What Is It Skin Barrier and How to Protect It

Bilal Shah Avatar

Several skin care products are available on the market, all-claiming to offer various advantages such as cleaning, moisturizing, mending damage, diminishing indications of ageing, and more. The skin barrier, or outermost layer of the skin, is the main focus of these products.

We will go over the importance of your skin barrier to skin health, what happens when it is compromised, and how to prevent and treat damage below.

What is the Skin Barrier?

There are several layers to your skin, and each has a specific purpose. The outer layer has a structure akin to a brick wall and is referred to as the stratum cornea or skin barrier. In this analogy, the lipid membrane composed of ceramides, cholesterol, and fatty acids acts as the mortar holding together the skin cells known as corneocytes, which are like bricks.

This brick wall, in the words of board-certified dermatologist Reshmi Kapoor, M.D., Fellow of the American Academy of Dermatology, and founder of Brooklyn Dermatology, a direct care dermatology practice in Brooklyn, New York.

According to her, the skin barrier regulates body temperature and prevents water loss via the skin in addition to serving as “your first line of defense against external insults, such as pollution, toxins, and infections.”

Infections, toxins, allergies, and other hazardous environmental components may enter the body if the skin barrier were absent.

How Does Damage to the Skin Barrier Happen?

The skin barrier is susceptible to injury from both internal and external sources, even though it can aid in warding off dangerous external influences.

Possible causes of damage to the skin barrier include:

·        Sun exposure.

·        Pollution and environmental allergies.

·        Cosmetics and soaps that deplete the skin’s natural oils and hydration.

·        Alkaline products that cause pH imbalances in the skin.

·        Low humidity or dry air.

·        Growing older.

·        Stress on a psychological level.

·        Skin conditions such psoriasis, eczema, and atopic dermatitis.

Ways to keep and improve your skin’s barrier

What can you do to keep your acid mantle and skin barrier healthy and functioning, considering how important they are? Let us examine five helpful techniques.

·        Make your skin care routine smoother.

Should you be following an intricate daily skincare routine with a large number of products, you can be unintentionally compromising your skin barrier. To find out which products are most important and effective, see a dermatologist or other skin care specialist.

When exfoliating, pay attention to how your skin responds to the technique you choose. Some washes and brushes have the potential to harm your skin’s protective layer.

·        Observe the pH.

The sensitive acid mantle of your skin has a pH of around 4.7 (Reliable Source). However, certain skin care products have a pH that may vary from 3.7 to 8.2.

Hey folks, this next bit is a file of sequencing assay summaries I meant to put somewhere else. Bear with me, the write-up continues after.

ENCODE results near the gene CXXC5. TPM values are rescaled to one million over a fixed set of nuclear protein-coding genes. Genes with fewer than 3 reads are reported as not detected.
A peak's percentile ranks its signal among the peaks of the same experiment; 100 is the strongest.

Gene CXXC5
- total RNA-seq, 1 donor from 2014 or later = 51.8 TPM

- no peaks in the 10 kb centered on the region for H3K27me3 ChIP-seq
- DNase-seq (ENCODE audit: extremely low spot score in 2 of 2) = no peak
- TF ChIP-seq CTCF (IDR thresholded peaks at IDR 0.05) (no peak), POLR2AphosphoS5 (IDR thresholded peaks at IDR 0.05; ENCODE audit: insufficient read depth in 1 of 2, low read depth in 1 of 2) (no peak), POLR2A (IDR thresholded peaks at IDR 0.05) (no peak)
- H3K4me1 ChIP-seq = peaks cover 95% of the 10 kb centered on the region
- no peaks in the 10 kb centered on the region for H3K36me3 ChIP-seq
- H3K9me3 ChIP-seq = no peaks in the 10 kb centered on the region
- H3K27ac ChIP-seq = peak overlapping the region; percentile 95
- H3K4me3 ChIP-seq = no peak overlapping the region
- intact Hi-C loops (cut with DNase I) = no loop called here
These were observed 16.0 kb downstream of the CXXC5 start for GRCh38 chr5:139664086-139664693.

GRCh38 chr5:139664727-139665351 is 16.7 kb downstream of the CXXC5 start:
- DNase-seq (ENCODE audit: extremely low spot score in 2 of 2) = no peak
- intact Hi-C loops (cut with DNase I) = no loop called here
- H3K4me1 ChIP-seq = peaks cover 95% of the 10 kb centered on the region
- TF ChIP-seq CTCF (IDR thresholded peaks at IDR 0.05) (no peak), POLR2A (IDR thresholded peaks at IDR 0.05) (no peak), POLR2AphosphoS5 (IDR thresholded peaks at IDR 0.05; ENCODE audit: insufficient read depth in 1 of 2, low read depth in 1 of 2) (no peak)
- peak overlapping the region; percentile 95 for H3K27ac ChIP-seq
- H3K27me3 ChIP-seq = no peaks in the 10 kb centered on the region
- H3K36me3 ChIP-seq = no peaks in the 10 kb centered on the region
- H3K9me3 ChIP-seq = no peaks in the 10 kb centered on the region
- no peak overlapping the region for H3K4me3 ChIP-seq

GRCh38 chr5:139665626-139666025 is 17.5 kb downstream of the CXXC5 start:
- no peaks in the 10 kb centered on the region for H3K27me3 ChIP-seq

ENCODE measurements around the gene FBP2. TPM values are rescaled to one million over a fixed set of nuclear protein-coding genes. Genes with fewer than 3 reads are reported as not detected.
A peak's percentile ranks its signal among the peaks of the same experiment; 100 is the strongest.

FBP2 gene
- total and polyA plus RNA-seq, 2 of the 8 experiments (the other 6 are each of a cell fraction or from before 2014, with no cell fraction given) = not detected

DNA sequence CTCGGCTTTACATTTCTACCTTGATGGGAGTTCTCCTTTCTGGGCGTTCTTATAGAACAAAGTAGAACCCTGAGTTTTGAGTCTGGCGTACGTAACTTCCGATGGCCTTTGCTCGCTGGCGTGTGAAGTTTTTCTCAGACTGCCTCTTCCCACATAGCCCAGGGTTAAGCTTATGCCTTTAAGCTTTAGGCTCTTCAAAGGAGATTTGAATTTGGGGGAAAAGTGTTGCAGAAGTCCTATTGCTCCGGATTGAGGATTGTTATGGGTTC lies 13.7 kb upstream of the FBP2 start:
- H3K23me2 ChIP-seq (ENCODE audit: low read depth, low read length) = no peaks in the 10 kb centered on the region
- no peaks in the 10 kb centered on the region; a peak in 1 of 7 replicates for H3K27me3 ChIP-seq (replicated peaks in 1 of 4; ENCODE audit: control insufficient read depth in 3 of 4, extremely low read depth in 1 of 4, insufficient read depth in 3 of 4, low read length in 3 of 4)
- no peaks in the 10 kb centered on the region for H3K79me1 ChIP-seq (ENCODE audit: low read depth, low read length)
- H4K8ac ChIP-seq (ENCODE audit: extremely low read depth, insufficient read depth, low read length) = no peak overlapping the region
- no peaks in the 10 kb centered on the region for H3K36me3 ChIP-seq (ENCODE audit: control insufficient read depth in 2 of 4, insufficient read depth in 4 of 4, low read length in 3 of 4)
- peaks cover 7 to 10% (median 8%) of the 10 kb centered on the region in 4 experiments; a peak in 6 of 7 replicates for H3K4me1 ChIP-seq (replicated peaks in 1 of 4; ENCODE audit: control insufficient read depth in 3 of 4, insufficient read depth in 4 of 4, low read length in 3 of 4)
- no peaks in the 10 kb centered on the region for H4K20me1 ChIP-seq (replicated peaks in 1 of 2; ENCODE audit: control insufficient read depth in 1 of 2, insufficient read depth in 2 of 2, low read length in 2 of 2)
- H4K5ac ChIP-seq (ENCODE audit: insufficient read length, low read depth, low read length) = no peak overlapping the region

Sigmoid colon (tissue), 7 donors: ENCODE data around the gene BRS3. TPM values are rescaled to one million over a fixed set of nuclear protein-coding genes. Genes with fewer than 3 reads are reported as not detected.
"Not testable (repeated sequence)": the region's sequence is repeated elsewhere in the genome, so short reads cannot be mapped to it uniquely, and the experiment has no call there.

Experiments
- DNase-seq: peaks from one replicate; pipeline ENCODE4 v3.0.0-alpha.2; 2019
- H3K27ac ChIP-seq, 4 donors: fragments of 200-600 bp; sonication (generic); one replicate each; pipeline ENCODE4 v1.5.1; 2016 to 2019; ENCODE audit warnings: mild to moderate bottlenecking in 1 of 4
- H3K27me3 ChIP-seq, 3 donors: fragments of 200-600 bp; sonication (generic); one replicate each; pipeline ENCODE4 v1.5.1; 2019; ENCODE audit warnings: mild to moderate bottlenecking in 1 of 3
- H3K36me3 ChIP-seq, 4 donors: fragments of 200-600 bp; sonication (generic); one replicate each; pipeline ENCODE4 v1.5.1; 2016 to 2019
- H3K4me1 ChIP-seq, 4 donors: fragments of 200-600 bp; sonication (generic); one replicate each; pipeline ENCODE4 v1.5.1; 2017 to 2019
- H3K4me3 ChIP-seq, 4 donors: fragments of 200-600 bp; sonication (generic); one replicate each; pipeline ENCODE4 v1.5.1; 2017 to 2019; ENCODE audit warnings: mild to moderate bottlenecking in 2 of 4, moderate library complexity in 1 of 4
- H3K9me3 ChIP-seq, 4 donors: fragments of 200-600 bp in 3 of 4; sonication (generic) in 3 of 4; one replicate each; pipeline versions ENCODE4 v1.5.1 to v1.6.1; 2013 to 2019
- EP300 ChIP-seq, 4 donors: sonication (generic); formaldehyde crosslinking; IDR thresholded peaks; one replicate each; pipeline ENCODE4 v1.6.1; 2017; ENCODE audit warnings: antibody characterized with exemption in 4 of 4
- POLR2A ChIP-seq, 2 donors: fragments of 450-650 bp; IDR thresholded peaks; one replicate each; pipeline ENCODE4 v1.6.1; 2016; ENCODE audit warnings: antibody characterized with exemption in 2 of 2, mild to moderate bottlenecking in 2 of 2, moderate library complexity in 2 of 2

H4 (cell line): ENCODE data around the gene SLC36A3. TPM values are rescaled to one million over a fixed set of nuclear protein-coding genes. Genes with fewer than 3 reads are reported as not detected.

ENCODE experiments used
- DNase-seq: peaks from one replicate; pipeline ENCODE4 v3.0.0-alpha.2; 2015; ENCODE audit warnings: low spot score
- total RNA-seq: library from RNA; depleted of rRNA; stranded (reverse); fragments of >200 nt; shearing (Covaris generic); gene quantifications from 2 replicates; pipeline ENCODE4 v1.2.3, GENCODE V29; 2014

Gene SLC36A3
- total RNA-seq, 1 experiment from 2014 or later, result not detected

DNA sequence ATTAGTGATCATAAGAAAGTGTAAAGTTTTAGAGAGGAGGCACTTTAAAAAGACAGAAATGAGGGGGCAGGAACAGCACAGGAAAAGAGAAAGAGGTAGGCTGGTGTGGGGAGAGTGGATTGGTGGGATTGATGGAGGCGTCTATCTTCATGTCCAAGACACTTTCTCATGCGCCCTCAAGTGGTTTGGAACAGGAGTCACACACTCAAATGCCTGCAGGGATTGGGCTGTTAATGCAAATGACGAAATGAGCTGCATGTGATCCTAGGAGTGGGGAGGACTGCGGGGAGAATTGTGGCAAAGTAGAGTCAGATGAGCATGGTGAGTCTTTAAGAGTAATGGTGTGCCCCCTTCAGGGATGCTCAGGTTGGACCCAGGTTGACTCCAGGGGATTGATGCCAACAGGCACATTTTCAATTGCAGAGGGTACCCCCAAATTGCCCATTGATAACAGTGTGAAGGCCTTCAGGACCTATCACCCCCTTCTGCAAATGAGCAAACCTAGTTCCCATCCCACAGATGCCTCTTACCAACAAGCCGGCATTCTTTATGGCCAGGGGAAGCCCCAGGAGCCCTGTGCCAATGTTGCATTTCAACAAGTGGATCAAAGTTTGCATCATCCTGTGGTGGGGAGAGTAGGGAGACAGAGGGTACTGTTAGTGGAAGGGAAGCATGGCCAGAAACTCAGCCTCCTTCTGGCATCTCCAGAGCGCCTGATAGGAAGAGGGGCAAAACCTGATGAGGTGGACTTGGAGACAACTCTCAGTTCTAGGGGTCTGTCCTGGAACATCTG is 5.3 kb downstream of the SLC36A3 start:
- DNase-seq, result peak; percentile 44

Scientists advise using a cleaning solution with a pH of 4.0 to 5.0.

·        To repair your skin barrier, try using a plant oil.

According to research published in 2018, certain plant oils may be able to both protect and restore your skin’s moisture barrier. Antibacterial, anti-inflammatory, and antioxidant properties are also present in several of these oils.

Seek for combinations that contain ceramides.

Ceramides are waxy lipids found in particularly high concentrations in the stratum corneum.They are essential to maintaining the integrity of your skin barrier. In particular, ceramide moisturizers could be beneficial if you have acne. The barrier is frequently compromised in acne-prone skin, and acne treatments can cause skin to become dry and red. Ceramide-containing products could also aid in the protection of darker skin tones.

Try using moisturizers with glycerin, petrolatum, or hyaluronic acid.

Moisturizers are frequently suggested as a remedy for dry skin, which is a widespread issue. A moisturizing agent that reduces water loss from the skin helps the skin barrier. These creams leave your skin with a thin layer that keeps moisture from evaporating.

Petrolatum is one of the most often suggested occlusive moisturizers; according to Source, it can stop up to 99% of water loss from the skin.

Not everyone responds to all components in skin care products. For this reason, you might want to experiment with a few different products to see which one is most effective in maintaining the health, protection, and hydration of your skin.

Conclusion

Your skin barrier, which is the outermost layer of your skin, protects your vital water balance while also shielding your body from outside dangers.

Dryness, irritation, and inflammation are examples of symptoms that might notify you of a disruption in this vital barrier.

Your skin’s protective layer can be restored by:

·        Streamlining your skin care routine.

·        Using goods with the appropriate ph.

·        Using a humectant such as hyaluronic acid or a moisturizer containing ceramides

Your body’s first line of defense against whatever the environment might throw at you is your skin barrier. Maintaining its health goes well beyond appearances.

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